Tornado siren wailing on a clear day not a malfunction, official says

06/14/2012 5:00 AM

08/05/2014 7:55 PM

There wasn’t a cloud in the sky over Wichita when a tornado siren went off just west of the Delano neighborhood Wednesday evening.

The siren sounded for less than half a minute before falling silent again. Sirens wailing on sunny days has been happening often lately, prompting questions on Facebook and Twitter about malfunctions or unexpected storms.

But neither of those possible explanations is the answer, Sedgwick County Emergency Management director Randy Duncan said.

“This is part of a process called ‘calibration’ which is necessary to finalize the programming and installation of the new outdoor warning device receivers,” Duncan said in an e-mail response to questions.

Sedgwick County is upgrading its outdoor warning system with software that allows for only those sirens inside the geographic area of a tornado warning issued by the National Weather Service. Currently, emergency management officials deploy an “all or nothing” approach to the sounding of tornado sirens in the county when a warning is issued.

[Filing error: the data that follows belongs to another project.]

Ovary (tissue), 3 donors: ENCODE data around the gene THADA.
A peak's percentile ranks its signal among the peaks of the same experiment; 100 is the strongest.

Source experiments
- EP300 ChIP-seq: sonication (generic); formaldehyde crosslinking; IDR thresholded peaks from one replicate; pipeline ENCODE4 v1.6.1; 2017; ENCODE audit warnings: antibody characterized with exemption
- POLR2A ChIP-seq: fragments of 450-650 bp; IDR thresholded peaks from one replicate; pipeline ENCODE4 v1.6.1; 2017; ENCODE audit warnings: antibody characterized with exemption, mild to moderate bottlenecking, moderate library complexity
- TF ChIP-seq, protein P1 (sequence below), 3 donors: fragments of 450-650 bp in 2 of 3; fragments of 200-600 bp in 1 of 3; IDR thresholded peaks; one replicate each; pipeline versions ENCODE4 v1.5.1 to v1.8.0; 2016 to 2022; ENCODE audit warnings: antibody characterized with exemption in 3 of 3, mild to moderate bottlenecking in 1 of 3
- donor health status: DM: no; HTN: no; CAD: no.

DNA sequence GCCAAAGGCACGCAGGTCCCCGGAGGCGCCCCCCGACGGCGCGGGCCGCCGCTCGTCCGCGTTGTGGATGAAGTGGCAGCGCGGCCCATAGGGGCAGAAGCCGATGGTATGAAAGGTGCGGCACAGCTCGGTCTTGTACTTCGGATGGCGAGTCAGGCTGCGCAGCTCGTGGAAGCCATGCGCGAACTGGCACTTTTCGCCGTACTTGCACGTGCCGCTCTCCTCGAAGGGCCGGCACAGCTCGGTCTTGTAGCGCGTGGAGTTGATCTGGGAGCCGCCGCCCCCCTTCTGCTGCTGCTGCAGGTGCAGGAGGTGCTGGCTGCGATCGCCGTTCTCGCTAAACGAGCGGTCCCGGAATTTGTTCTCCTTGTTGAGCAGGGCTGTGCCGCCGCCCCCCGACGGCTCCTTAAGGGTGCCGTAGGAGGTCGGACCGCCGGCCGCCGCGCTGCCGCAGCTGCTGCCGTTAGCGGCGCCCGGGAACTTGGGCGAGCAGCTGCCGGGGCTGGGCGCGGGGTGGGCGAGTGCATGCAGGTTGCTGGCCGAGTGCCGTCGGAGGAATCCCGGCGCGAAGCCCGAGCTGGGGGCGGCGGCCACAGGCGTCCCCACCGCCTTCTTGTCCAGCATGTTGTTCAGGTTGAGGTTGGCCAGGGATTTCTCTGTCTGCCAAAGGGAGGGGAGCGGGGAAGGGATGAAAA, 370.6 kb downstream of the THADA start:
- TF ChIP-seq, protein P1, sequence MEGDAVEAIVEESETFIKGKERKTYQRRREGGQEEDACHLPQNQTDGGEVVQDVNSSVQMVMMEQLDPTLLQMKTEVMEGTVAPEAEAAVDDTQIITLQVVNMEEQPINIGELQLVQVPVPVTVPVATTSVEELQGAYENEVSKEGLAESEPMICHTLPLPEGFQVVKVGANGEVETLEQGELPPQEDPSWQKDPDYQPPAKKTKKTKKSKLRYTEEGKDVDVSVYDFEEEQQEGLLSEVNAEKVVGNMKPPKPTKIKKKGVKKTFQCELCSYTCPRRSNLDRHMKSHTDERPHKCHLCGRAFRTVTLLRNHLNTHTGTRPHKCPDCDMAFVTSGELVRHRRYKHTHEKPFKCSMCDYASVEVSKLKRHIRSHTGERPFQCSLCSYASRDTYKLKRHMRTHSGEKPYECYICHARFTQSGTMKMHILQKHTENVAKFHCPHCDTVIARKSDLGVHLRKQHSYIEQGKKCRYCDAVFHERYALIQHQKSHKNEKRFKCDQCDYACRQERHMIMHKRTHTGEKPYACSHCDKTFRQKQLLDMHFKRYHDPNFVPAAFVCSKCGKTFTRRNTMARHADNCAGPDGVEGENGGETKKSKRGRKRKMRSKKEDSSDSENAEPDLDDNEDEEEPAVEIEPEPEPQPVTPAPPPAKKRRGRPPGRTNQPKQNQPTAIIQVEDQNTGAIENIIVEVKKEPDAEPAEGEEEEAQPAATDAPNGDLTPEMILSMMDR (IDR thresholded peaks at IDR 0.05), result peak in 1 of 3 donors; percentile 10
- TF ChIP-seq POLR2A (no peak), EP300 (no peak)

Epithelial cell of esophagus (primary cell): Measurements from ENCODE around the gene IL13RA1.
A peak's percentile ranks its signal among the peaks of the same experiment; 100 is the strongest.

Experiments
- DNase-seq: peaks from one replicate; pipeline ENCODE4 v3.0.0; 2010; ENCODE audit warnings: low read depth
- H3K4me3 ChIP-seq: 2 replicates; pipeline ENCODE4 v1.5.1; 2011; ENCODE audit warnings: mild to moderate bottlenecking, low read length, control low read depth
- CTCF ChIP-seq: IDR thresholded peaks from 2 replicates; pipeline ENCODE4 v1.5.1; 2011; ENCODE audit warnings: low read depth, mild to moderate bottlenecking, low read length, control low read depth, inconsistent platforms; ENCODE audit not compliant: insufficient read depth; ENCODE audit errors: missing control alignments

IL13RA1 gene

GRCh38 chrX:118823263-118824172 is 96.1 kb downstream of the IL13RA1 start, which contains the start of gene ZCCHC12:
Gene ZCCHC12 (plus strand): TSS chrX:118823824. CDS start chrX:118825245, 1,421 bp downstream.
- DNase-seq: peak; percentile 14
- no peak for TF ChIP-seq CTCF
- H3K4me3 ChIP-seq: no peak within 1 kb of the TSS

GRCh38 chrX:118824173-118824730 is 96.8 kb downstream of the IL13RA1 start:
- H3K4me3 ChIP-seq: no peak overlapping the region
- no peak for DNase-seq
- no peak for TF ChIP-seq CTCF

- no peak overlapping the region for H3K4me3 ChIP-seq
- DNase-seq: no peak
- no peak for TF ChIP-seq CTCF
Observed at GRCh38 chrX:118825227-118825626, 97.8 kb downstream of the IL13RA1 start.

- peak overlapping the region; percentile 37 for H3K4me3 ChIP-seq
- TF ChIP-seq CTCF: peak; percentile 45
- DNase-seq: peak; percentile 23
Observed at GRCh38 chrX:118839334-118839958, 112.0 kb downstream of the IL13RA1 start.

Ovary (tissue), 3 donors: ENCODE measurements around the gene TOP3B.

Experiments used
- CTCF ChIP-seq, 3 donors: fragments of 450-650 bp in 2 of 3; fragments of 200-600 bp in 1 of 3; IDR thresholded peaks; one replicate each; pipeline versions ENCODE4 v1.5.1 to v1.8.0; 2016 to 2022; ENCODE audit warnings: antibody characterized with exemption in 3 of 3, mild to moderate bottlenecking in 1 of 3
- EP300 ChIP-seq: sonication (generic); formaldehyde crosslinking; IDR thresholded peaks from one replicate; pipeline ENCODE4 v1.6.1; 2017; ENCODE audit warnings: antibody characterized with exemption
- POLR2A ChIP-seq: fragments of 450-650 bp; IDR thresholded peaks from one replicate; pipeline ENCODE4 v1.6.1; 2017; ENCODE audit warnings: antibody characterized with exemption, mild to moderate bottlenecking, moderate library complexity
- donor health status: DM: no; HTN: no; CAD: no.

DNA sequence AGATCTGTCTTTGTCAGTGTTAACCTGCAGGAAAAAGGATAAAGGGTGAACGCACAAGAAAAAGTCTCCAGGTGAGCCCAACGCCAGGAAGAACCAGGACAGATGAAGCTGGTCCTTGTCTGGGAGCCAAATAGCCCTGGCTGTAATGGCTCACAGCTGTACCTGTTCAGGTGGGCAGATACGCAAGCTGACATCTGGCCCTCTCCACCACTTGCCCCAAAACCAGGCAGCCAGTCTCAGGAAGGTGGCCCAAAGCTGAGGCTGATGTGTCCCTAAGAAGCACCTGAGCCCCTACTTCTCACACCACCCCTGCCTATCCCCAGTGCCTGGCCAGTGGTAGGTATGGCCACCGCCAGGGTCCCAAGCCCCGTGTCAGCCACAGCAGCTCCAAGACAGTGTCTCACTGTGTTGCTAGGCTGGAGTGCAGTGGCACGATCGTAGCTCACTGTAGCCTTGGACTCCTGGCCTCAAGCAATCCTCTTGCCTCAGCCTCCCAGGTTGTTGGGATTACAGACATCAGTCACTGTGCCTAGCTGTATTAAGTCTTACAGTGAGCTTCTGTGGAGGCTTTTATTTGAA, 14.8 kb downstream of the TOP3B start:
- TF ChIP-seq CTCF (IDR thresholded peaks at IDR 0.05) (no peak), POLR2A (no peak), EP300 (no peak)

All but one of the 147 sirens in the county system have been installed or upgraded with the new software, Duncan said. But only 65 have been programmed and calibrated, he said.

That leaves more than 80 to go — which means residents will hear a siren go off on clear days a lot over the next few weeks.

“It is the sound of progress as we move closer to the completion of our project,” Duncan said.

Jordan Watkins said on Twitter that he heard two sirens go off on Wednesday.

“I’ve been so confused,” he added.

There is no timetable for when the system upgrade will be complete and the county can shift away from the “all or nothing” approach, Duncan said. Frequent rains late in the winter and early in the spring slowed the installation process considerably because the ground was too wet for heavy equipment to operate on.

Some of the remaining sirens have issues beyond calibration, Duncan said.

“Because the issues of the remaining 82 outdoor warning devices vary, the amount of time to deal with each individual issue will vary and it is literally impossible to estimate a completion date,” he said.

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